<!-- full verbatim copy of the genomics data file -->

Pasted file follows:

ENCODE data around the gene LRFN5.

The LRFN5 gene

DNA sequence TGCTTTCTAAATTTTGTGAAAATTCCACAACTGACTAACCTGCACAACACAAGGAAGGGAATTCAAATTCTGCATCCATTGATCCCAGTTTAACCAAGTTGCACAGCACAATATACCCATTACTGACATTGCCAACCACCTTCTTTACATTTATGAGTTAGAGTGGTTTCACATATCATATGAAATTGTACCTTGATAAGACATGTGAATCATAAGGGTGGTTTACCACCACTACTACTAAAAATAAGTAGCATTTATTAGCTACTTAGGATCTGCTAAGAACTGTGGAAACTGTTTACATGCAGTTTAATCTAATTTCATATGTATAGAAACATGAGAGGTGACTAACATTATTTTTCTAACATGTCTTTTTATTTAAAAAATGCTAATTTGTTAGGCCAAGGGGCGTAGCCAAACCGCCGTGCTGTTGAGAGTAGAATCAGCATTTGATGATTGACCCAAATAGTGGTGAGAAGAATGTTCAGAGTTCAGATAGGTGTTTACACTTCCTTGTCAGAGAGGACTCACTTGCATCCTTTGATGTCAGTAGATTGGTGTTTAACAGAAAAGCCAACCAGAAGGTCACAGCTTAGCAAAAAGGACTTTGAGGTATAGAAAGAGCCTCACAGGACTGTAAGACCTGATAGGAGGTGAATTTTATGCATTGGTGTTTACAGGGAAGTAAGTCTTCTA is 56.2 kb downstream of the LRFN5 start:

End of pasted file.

ENCODE data around the gene LRFN5.

The LRFN5 gene

DNA sequence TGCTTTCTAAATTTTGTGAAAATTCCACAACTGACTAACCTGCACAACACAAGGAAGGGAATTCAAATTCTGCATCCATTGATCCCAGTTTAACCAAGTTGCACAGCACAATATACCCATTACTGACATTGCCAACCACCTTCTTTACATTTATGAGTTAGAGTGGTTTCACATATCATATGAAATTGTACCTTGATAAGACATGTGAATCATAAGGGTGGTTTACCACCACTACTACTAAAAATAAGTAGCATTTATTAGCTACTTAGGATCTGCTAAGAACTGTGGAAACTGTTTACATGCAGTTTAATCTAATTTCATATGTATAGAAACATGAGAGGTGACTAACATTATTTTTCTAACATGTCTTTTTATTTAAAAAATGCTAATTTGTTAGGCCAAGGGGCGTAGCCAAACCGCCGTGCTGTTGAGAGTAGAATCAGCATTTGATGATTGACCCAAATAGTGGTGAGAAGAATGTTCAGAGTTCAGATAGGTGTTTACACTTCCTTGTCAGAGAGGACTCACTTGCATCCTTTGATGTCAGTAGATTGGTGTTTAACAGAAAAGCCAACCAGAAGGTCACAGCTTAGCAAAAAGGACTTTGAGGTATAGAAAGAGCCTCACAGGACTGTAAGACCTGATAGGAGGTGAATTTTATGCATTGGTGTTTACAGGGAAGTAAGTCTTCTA is 56.2 kb downstream of the LRFN5 start: